The main financial services sector has to be excited to see on what basis it can continue to deal with Europe after it has been largely removed from the trade agreement.

In a milestone sealed a few hours before 2300 GMT, the tiny British territory of Gibraltar becomes part of Europe’s passport-free zone to keep movement flowing along the border with Spain.

Northern Ireland’s border with EU Member State Ireland is being closely monitored to ensure the movement remains unrestrained – a key element of a 1998 peace deal that ended 30 years of violence against British rule.


And in Scotland for the EU, where Brexit fueled calls for a new vote on independence, Johnson faces a potential constitutional headache at dawn of 2021.

However, opinion polls show that most Britons want to move on on either side of the referendum disparity and are far more concerned about the worsening coronavirus pandemic, which has hit the country harder than most.

Johnson, who himself was among those infected with the virus, warned of difficult times due to the recurrence of Covid-19 infections, but said a vaccine developed in the UK offers cause for hope.

“Be Our Own Bosses”

“It’s getting better,” said Maureen Martin from the port of Dover, across the Canal from France. “We have to govern ourselves and be our own bosses.”

Britain is a financial and diplomatic big hitter and a major NATO power with a permanent seat on the UN Security Council and in the G7 grouping of the richest economies in the world.

The EU has now lost 66 million people and a $ 2.85 trillion economy, and there are regrets that the UK wanted to get out.

French President Emmanuel Macron said Britain would remain “our friend and ally” but complained that Brexit was the fruit of “many lies and false promises”.

“Nobody was able to show me the added value of Brexit,” added EU negotiator Michel Barnier. “It’s a divorce … you can’t celebrate a divorce.”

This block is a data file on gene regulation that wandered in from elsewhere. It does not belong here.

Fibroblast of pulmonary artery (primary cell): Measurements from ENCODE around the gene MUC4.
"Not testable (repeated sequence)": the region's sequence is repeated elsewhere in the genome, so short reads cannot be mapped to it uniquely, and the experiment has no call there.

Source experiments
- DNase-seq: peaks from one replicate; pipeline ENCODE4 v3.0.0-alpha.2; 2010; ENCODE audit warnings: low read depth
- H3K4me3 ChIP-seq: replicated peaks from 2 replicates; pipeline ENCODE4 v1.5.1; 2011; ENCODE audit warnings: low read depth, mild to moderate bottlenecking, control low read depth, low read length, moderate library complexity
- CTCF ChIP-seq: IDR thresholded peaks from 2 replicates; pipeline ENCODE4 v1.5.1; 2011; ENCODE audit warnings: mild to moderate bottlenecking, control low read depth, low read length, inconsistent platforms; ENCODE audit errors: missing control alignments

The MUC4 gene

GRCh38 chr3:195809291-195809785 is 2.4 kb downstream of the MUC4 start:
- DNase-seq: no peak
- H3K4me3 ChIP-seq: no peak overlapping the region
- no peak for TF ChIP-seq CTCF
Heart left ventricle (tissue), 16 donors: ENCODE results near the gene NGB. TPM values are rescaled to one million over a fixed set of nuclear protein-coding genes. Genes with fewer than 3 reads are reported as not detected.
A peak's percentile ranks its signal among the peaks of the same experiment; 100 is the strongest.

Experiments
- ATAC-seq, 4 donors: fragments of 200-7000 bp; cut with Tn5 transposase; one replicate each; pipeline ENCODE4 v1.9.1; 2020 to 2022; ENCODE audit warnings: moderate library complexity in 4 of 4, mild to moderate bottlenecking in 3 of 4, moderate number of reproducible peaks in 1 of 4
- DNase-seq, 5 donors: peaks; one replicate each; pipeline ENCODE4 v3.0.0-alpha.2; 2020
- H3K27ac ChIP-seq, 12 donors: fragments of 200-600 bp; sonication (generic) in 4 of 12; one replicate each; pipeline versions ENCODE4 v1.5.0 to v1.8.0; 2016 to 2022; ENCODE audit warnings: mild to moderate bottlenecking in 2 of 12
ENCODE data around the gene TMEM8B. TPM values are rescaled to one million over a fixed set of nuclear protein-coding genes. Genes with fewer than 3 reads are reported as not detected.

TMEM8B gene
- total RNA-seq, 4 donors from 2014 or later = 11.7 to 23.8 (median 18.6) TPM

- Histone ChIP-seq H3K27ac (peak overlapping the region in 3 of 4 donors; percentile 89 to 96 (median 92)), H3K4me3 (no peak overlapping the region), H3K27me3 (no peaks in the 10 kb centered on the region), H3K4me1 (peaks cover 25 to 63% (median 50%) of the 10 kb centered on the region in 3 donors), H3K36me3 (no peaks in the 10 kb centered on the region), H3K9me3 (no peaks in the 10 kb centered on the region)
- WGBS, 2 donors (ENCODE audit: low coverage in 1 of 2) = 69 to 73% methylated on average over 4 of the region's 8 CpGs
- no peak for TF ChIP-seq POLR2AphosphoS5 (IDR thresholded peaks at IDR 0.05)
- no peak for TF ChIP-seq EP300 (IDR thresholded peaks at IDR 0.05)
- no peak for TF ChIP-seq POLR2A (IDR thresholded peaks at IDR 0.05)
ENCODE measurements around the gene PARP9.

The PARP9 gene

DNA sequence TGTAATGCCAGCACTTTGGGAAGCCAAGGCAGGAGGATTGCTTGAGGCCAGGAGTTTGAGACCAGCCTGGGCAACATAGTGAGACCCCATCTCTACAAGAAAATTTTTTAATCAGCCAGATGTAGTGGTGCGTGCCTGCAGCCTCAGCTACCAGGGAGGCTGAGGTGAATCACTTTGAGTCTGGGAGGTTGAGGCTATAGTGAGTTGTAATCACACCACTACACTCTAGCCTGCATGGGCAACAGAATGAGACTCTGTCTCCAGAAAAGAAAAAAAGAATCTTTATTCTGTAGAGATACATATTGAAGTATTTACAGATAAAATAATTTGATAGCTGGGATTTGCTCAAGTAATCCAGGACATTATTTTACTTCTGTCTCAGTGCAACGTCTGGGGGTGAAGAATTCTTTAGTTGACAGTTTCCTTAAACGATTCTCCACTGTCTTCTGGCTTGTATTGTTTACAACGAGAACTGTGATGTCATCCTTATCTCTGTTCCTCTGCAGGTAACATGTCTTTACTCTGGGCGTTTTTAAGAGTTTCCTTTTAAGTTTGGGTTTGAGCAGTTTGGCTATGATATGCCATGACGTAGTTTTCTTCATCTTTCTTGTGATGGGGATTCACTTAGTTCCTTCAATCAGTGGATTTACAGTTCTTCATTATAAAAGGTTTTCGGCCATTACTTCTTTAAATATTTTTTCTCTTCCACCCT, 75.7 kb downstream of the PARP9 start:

Francois Graffin, 59, got on a Eurostar train in Paris as the Brexit hour drew near and said he would pack his life in London and return to France.

“It breaks my heart,” he said.

Can’t blame the EU

In the UK, Brexit was the culmination of years of anti-Brussels agitation as the union moved from a trading community to a more ambitious political project.

However, the 2016 referendum never set out what Brexit should look like.

Johnson’s predecessor Theresa May repeatedly failed to achieve a “soft” separation that would have largely tied Britain to the EU.

But he was doing a much tougher business, to the deep discomfort of British corporations and opposition parties.

Now, after months of tumultuous negotiations repeatedly troubled by the pandemic, Brussels too is keen to move on.

However, British lawmaker Chris Hazzard of Irish Republican party Sinn Fein said Brexit is far from over.

“When all the noise subsides … it becomes oppressively clear that this trade deal … is the beginning of a new trade relationship based on constant negotiation, disputes and accusations,” he warned.

The Daily Telegraph, in which Johnson has made a name for himself as a Brussels Europe correspondent, said the government was facing a new reality that was beyond the EU bogeyman.

“Politicians have to get used to taking on a lot more responsibility than they were used to when Britain was in the EU,” it said.

(Except for the headline, this story was not edited by GossipMantri staff and posted from a syndicated feed.)